The pediatric organ dysfunction scores include the Pediatric logistic organ dysfunction score (PELOD)10, PELOD-2, and Pediatric Multiple Organ Dysfunction Score (P-MODS).11,12 The Sequential Organ Failure Assessment (SOFA) score (originally known as Sepsis-Related Organ Failure Assessment) is the score used most widely to quantify organ dysfunction in critically ill adults13 and has been recently considered to be intimately associated with the diagnosis of sepsis in adults (Third International Consensus Definitions for Sepsis and Septic Shock [Sepsis-3]).14 This has triggered an eager interest in researchers to adapt the SOFA to the paediatric population. Recently, a paediatric version of the SOFA score (pSOFA) was developed and validated retrospectively in critically ill children.15 However, there is limited data on the paediatric population and the pSOFA score has not yet been validated by means of prospective cohort studies or in low-income countries. The aim of our study was to assess the prognostic utility of the SOFA score in a heterogeneous cohort of critically ill children in a resource-limited country, and to determine whether the SOFA score can replace the long-held concept of Systemic Inflammatory Response Syndrome (SIRS) as the cornerstone of sepsis diagnosis in the paediatric age group.

Patients and methods

We conducted a prospective observational study between March and November 2018 in the PICUs of 2 tertiary care hospitals in Egypt (Menoufia University Hospital and Atfal Misr Hospital). The study protocol was approved by the Committee for Medical Research Ethics of the Menoufia University School of Medicine, and we obtained informed consent from the parents.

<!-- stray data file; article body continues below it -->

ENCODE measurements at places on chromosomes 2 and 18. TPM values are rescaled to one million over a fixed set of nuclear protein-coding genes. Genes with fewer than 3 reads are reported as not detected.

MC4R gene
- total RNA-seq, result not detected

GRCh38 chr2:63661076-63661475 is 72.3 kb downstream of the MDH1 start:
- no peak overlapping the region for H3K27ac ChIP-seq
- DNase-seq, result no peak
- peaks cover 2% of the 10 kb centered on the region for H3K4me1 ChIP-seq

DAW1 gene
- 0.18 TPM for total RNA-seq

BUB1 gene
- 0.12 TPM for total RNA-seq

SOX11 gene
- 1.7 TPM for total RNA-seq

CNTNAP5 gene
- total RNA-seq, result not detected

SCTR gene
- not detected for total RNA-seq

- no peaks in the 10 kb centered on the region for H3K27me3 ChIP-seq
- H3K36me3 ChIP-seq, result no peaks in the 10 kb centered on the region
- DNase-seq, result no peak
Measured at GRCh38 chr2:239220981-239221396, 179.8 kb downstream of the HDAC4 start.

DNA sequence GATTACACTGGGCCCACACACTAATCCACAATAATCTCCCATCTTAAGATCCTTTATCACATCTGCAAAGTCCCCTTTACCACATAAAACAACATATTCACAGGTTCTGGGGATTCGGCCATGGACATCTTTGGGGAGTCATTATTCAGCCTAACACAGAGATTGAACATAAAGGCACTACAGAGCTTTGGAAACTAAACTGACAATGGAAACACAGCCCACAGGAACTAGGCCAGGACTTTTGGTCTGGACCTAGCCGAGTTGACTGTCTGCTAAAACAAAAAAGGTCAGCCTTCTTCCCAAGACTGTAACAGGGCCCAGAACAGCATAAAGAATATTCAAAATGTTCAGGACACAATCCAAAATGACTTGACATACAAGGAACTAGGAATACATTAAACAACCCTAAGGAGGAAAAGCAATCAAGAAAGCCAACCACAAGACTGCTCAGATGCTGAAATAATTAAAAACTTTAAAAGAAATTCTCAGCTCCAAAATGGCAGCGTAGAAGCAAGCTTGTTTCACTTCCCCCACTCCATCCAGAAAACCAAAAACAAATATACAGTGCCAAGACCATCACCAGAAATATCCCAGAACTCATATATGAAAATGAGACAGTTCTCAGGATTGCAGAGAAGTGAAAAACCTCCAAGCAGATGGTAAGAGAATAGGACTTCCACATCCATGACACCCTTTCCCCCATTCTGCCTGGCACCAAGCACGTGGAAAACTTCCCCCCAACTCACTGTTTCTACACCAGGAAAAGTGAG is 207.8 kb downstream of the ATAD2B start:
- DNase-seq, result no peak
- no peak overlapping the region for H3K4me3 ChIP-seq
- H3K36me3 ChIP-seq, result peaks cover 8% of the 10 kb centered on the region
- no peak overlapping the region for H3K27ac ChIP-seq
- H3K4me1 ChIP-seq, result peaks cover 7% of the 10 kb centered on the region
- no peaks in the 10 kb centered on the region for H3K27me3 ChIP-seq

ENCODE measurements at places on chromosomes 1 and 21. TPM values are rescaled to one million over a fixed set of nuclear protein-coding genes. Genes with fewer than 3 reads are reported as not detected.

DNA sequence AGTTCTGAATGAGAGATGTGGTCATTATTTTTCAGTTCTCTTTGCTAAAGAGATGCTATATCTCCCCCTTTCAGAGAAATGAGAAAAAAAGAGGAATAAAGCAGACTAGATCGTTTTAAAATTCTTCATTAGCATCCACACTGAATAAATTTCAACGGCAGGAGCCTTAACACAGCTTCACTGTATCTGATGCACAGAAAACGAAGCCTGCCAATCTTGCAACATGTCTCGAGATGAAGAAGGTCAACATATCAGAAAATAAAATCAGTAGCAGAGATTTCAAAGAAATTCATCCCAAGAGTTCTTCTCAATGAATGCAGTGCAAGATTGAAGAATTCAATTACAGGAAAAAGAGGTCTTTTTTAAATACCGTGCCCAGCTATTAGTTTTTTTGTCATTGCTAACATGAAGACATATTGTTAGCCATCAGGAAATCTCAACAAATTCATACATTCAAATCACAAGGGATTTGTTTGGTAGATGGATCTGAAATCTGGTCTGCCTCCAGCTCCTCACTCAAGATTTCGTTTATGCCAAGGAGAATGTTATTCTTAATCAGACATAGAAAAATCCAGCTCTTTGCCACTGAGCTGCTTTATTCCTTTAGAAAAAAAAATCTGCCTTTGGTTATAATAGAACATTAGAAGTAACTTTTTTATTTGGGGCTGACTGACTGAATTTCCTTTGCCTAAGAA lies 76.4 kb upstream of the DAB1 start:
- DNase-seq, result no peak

We enrolled critically ill patients aged 1 month to 18 years by consecutive sampling. We excluded patients aged less than 1 month or more than 18 years. At the time of admission, the patient underwent a physical examination and a thorough history was taken. The laboratory tests performed included a complete blood count (CBC), blood gas analysis, measurement of levels of C-reactive protein (CRP), blood glucose and serum electrolytes, a coagulation profile and liver and kidney function tests. Cultures of body fluids, including blood, urine, cerebrospinal fluid (CSF) or pleural fluid, were performed based on the judgment of the clinician. Other laboratory and radiological investigations were performed where indicated based on the clinical condition of the patient.

In all patients, the paediatric SOFA score15 was calculated within 24h of admission. This score assesses 6 organ systems: respiratory, hematological, hepatic, cardiovascular, neurological and renal. A subscore of 0–4 points is calculated for each component, (Supplemental online content 1). We used the lowest value of each subscore in the first 24h to calculate total score. We gave a subscore a value of 0 if any of the data were missing. In addition to the SOFA, we calculated the PRISM6 and PIM-216 scores.

The number of SIRS criteria met by each patient was determined on admission, and we considered SIRS was present if a patient met 2 of the 4 criteria for SIRS, with 1 being either the change in the white blood cell count or in body temperature. The classic diagnosis of sepsis required the presence of SIRS in addition to suspected or proven infection. Severe sepsis was defined as sepsis with cardiovascular dysfunction, acute respiratory distress syndrome, or dysfunction in 2 other organ systems.17 We also applied the Sepsis-3 recommendations,18 according to which a diagnosis of sepsis requires an acute increase in the SOFA score of 2 or more points in association with proven or suspected infection. A patient was considered to have a suspected infection if antibiotherapy had been prescribed and cultures ordered. In the absence of documentation of previous organ dysfunction, we assigned a baseline SOFA score of zero.